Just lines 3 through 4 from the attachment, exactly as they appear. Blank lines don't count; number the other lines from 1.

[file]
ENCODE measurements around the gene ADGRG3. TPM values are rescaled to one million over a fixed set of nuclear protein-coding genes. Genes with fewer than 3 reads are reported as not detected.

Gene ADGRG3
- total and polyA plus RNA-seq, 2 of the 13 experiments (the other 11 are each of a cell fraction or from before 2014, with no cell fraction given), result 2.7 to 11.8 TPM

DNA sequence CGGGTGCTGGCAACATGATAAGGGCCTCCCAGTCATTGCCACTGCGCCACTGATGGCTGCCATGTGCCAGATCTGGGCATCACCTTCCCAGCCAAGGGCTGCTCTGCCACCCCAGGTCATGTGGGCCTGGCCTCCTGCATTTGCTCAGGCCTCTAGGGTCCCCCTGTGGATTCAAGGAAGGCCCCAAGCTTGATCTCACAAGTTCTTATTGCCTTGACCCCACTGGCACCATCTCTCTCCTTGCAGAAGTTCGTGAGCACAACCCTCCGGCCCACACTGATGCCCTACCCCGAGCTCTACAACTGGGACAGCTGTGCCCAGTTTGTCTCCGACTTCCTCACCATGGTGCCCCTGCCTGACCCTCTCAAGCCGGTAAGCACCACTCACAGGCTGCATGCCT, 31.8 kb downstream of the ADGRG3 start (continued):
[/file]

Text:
- total and polyA plus RNA-seq, 2 of the 13 experiments (the other 11 are each of a cell fraction or from before 2014, with no cell fraction given), result 2.7 to 11.8 TPM

DNA sequence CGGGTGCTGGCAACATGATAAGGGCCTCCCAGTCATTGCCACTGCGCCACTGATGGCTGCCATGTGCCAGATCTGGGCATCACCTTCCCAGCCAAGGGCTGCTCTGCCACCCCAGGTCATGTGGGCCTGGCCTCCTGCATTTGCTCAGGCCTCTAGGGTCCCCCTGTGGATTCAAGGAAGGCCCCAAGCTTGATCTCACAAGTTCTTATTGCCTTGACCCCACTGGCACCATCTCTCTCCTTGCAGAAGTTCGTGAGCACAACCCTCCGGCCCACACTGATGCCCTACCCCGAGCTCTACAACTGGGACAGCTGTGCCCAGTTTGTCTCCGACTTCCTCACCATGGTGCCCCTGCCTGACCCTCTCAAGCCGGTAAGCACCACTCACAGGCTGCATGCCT, 31.8 kb downstream of the ADGRG3 start (continued):